Are you actively applying and interviewing for new jobs? If so, it's important to take a look at your social media presence to make sure you aren't raising any red flags for potential employers. One-third of the employers who screen the social media profiles of candidates said they have decided not to hire someone because of information they found online.
The main red flags mentioned by employers were inappropriate or revealing photos, evidence of excessive drinking or drug use, bad-mouthing former employers, lying about qualifications, and discriminatory comments toward a person's race or gender. While some social media sites like Facebook can be made private and accessible to friends only, most other sites (Twitter, Instagram, LinkedIn, etc.) are more public in most cases.
Taking a Second Look
Removing material that could be objectionable only makes sense with the increasing number of employers screening these sites. Screen your profiles as if you are an employer and look for typos as well as objectionable items that you need to delete. While some employers may be able to access even deleted material, they know that it goes beyond the scope of their efforts and won't do it if they are following the proper protocols.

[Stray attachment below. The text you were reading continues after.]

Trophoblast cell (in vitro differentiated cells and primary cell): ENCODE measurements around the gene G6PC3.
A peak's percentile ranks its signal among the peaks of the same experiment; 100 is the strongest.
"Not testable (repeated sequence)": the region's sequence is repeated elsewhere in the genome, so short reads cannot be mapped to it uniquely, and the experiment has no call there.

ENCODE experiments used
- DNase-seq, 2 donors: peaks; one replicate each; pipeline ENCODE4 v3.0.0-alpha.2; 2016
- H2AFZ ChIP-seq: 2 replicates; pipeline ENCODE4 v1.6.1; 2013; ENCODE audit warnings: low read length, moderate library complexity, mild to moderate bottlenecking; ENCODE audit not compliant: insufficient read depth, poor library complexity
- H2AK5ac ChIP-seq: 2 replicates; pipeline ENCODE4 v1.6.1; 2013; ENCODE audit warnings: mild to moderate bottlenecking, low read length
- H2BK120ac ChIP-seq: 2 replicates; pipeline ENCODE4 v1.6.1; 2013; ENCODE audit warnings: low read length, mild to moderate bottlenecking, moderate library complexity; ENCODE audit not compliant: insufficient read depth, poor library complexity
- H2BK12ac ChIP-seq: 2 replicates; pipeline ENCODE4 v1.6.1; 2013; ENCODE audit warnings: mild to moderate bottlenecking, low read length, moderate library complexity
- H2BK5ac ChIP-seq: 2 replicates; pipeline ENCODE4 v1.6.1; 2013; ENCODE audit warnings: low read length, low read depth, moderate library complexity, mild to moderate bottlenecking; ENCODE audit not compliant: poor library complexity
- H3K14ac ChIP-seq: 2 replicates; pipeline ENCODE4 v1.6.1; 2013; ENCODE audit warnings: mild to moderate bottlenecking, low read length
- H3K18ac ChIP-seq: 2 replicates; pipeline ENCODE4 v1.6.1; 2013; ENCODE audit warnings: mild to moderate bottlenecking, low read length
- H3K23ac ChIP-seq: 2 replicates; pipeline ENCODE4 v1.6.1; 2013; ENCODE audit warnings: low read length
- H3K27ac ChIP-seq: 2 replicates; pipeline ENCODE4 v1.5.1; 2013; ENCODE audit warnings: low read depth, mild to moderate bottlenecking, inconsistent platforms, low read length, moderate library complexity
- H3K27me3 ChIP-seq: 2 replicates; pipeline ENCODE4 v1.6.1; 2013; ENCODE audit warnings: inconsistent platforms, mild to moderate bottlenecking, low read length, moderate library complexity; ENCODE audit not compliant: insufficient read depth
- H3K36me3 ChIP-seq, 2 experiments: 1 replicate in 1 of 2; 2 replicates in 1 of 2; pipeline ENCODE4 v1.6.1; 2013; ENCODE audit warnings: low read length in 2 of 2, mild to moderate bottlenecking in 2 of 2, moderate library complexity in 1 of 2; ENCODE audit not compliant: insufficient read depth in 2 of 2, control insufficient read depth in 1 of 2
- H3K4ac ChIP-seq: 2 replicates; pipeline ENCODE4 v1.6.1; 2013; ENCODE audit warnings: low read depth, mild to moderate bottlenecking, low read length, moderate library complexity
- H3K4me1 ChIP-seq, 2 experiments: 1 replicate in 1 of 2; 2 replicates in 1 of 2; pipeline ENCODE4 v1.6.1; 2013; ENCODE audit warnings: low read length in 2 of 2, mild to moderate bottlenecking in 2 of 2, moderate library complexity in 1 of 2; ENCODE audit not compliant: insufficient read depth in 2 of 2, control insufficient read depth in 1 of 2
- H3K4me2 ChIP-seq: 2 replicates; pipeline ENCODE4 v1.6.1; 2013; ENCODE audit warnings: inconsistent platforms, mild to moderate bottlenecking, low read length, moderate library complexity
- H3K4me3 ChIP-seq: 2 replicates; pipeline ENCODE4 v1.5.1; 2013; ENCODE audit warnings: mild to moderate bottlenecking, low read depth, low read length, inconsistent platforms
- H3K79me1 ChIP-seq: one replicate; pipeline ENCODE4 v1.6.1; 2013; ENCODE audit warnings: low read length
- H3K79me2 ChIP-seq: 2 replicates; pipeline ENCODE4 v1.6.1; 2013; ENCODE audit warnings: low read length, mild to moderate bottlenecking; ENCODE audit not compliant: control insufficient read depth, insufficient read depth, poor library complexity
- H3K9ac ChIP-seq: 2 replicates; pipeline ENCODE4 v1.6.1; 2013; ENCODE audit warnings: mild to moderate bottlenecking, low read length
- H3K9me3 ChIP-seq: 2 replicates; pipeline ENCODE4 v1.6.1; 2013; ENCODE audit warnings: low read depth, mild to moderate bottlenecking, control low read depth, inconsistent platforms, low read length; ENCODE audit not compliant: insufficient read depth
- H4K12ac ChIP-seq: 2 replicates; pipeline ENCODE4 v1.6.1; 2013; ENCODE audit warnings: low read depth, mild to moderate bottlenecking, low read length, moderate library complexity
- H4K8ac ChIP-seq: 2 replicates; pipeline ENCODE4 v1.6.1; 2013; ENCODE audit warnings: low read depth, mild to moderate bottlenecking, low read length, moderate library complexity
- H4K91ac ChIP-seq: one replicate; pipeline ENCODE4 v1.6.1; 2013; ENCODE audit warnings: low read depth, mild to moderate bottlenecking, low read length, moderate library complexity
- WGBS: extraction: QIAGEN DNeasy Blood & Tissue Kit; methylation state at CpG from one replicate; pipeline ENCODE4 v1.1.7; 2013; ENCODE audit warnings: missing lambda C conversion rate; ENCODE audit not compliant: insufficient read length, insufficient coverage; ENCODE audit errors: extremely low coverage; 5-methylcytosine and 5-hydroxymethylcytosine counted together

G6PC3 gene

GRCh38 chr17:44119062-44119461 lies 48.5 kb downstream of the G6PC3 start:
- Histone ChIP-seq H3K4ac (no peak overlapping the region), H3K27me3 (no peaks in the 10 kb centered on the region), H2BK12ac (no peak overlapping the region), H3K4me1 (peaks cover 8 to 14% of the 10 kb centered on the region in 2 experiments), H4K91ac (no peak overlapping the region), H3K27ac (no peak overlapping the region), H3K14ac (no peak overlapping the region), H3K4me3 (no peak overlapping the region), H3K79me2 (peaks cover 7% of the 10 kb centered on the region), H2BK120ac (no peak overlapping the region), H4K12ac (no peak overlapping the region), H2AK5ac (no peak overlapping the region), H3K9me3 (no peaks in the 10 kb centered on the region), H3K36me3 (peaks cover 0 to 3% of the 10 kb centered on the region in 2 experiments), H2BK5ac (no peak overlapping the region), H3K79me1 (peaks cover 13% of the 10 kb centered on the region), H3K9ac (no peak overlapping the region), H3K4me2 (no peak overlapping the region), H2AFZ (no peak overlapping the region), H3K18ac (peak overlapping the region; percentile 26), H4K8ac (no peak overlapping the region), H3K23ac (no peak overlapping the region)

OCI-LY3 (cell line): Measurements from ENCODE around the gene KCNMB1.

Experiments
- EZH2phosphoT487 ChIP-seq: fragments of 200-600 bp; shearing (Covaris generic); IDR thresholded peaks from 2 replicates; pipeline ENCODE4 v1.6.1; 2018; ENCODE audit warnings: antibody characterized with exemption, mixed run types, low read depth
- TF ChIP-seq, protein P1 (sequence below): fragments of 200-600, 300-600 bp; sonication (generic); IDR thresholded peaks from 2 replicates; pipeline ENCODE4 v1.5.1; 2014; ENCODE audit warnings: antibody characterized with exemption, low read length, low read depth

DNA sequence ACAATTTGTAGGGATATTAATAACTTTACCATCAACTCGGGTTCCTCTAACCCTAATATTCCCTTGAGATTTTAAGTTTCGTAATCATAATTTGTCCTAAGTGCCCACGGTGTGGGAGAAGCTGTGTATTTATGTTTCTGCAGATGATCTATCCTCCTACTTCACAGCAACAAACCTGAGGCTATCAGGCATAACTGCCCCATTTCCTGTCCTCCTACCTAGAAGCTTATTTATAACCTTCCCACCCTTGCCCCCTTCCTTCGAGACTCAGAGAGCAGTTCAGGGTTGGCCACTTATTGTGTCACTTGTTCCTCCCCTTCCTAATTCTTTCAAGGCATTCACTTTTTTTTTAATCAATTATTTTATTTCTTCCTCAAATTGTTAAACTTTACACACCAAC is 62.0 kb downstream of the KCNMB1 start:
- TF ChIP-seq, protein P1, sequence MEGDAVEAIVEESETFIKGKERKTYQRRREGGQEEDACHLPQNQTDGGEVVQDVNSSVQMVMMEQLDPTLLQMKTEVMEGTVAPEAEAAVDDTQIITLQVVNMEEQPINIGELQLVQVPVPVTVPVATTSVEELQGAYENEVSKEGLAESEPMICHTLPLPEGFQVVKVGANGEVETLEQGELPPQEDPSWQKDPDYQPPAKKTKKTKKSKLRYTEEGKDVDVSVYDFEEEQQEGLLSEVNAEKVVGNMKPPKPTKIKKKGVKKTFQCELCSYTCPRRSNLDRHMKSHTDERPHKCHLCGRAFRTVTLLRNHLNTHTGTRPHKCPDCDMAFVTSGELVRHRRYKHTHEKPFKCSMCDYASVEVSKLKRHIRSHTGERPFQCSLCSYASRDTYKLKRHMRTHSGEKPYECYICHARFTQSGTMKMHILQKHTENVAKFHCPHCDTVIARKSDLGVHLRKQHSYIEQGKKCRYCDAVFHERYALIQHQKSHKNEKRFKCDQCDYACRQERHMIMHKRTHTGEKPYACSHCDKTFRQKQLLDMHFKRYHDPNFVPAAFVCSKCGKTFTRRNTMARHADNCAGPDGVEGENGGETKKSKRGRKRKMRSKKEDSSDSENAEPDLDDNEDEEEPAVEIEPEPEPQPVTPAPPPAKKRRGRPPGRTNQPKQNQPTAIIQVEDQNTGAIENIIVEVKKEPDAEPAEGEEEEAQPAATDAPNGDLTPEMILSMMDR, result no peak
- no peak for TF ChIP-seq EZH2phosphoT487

Employers are not just looking for negative information that will exclude you from consideration. Many who screen profiles also say they get a feel for personalities that will fit in well with the company culture and for information that gives candidates an advantage in the job search. A good exercise might be to have friends look at your profile and tell you whether they think it reflects who you really are.
Going Above and Beyond
Having a cleaned-up profile on each of your social media pages is a great first step to passing hiring muster, but you can go even further to stand out to an employer in a good way. Many social media sites have groups you can join that are based around your profession. Joining and participating in these groups can be a way to make contacts that could lead to a job.
Group participation can show an employer that you are an active learner and put effort into your professional development. Another way to do this without having to monitor group messages constantly is to share articles or other material related to your career. The presence of professional content on your profile will show that you value your career and put time into it.
Limitations on Screening
Keep in mind that employers have to be fair about the way they screen profiles. They can't use information that is meant to be private, and they can't look at one candidate's information, but not another's.
Most employers know this and are careful to screen consistently. If you find out that an employer hasn't followed these principles, you may have recourse to fight a hiring decision that didn't go in your favor. Just consider whether you would want to work for a company like that, anyway.
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